Dennis Quaid: Cocaine Addiction Taught Me Humility

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Dennis Quaid spent the majority of his early career high on cocaine.

In an essay for Newsweek, the 57-year-old Soul Surfer actor comes clean about his drug-riddled foray into Hollywood — and how it almost cost him everything.

"My greatest mistake was being addicted to cocaine. I started after I left college and came to Los Angeles in 1974," the actor recalls. "It was very casual at first. That's what people were doing when they were at parties."

Due to his small-town roots, Quaid felt overwhelmed by the pressure to keep up with life in the fast lane.

"Coming from where I came from — lower-middle-class life, from Houston into Hollywood — and all of a sudden this success starts happening to you, I just didn't know how to handle that," he writes. "Doing blow just contributed to me not being able to handle the fame, which, at the time, I guess I felt I didn't deserve."

What was once an occasional party habit quickly turned into a severe drug dependency when Quaid began filming The Big Easy in the late '80s.

"I was getting an hour of sleep a night," the actor recalls. "I'd wake up, snort a line and swear I wasn't going to do it again that day. But then 4 o'clock rolled around, and I'd be right back down the same road like a little squirrel on one of those treadmills. The lack of sleep made it so my focus wasn't really there, which affected my acting."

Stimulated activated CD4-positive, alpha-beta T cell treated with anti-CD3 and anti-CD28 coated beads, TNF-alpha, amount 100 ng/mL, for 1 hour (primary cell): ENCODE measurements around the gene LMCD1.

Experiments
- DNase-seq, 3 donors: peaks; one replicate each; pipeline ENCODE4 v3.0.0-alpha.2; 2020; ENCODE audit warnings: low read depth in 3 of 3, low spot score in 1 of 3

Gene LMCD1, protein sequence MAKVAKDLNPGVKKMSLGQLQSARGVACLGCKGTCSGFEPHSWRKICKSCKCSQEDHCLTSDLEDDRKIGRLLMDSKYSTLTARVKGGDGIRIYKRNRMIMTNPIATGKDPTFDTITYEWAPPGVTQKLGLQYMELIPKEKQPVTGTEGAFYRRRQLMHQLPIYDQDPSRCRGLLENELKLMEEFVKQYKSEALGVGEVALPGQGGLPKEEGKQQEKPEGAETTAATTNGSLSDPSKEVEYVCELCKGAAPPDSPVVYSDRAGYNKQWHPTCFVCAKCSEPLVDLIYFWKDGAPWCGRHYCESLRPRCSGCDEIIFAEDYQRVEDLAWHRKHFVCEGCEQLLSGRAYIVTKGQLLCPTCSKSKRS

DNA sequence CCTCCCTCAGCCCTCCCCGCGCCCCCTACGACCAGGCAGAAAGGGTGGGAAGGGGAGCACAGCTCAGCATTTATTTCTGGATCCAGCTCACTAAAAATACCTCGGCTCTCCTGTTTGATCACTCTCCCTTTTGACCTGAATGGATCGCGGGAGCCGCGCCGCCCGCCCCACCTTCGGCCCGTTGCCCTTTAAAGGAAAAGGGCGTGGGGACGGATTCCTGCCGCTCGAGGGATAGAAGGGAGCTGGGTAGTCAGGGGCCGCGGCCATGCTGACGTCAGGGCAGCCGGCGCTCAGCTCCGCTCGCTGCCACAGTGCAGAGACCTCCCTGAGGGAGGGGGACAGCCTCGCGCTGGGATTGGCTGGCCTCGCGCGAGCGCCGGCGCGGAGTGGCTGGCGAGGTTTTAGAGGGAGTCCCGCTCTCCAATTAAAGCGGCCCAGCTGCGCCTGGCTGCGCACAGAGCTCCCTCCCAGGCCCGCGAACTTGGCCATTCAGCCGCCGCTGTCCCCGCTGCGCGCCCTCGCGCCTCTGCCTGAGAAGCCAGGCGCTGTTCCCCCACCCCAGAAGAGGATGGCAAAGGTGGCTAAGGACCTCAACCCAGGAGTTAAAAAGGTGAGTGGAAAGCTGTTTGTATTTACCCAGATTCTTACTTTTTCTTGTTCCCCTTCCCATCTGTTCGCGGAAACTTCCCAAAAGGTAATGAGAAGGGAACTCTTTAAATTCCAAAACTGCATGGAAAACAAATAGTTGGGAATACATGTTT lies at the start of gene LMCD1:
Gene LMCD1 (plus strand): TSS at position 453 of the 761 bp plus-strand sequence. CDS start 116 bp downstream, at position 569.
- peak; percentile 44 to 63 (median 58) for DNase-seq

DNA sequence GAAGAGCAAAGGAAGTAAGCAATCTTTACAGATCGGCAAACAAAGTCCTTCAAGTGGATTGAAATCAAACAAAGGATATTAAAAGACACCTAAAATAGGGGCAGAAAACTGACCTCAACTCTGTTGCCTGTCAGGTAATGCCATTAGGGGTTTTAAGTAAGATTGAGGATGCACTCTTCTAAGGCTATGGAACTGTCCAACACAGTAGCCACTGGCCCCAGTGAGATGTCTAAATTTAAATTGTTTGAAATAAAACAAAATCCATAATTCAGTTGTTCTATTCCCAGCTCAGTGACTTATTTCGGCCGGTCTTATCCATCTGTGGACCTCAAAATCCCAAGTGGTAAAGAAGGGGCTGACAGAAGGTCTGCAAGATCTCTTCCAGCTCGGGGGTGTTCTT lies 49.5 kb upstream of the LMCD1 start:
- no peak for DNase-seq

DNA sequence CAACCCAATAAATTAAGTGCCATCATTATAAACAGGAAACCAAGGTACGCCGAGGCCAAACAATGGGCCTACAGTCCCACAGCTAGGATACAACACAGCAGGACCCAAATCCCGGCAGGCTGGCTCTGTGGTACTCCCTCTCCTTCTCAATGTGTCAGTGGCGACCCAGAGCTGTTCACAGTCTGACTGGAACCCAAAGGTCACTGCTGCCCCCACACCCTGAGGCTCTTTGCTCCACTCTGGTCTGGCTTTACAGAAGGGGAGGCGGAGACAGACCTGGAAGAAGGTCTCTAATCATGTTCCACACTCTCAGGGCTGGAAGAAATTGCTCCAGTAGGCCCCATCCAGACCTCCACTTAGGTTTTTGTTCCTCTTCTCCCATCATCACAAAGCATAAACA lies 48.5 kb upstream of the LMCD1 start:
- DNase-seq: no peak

When his band, The Eclectics, broke up following a gig at the China Club in L.A., Quaid "had one of those white-light experiences that night where I kind of realized I was going to be dead in five years if I didn't change my ways."

The following day, Quaid — who was married to actress Meg Ryan at the time — checked himself into rehab. Things only got worse once he was released, as Quaid relapsed after 1990's Wilder Napalm flopped at the box office.

Now clean and sober — and a married father of three — Quaid says he wouldn't trade his experiences for anything.

"That time in my life — those years in the '90s recovering — actually chiseled me into a person. It gave me the resolve and a resilience to persevere in life," he says. "If I hadn’t gone through that period, I don’t know if I'd still be acting. In the end, it taught me humility. I really learned to appreciate what I have in this life."

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